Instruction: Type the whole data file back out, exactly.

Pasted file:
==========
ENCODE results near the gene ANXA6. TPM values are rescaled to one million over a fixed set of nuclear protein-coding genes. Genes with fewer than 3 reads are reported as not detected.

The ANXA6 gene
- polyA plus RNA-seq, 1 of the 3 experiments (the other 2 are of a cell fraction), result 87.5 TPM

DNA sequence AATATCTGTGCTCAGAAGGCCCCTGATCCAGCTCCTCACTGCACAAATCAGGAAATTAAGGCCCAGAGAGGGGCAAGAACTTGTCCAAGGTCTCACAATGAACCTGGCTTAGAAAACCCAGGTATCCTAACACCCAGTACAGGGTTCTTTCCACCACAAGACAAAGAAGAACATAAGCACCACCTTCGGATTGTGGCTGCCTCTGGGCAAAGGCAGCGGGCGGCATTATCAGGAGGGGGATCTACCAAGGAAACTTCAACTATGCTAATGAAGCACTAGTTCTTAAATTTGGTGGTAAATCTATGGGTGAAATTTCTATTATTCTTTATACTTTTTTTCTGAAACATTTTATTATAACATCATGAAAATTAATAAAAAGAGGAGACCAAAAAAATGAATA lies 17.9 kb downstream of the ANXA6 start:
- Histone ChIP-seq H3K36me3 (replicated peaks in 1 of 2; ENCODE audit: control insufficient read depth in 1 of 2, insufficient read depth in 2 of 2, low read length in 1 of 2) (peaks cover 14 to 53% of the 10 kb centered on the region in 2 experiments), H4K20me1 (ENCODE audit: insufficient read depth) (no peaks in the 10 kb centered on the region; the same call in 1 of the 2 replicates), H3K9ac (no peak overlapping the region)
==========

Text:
ENCODE results near the gene ANXA6. TPM values are rescaled to one million over a fixed set of nuclear protein-coding genes. Genes with fewer than 3 reads are reported as not detected.

The ANXA6 gene
- polyA plus RNA-seq, 1 of the 3 experiments (the other 2 are of a cell fraction), result 87.5 TPM

DNA sequence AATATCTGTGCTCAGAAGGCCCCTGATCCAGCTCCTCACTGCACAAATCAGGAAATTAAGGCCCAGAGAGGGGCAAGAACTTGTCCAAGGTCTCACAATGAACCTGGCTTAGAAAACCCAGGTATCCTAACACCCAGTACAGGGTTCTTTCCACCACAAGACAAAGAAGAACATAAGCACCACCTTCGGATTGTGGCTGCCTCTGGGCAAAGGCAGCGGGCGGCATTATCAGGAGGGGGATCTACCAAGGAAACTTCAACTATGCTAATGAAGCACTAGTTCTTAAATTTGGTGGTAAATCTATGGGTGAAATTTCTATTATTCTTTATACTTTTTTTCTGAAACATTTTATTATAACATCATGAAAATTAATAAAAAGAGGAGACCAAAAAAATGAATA lies 17.9 kb downstream of the ANXA6 start:
- Histone ChIP-seq H3K36me3 (replicated peaks in 1 of 2; ENCODE audit: control insufficient read depth in 1 of 2, insufficient read depth in 2 of 2, low read length in 1 of 2) (peaks cover 14 to 53% of the 10 kb centered on the region in 2 experiments), H4K20me1 (ENCODE audit: insufficient read depth) (no peaks in the 10 kb centered on the region; the same call in 1 of the 2 replicates), H3K9ac (no peak overlapping the region)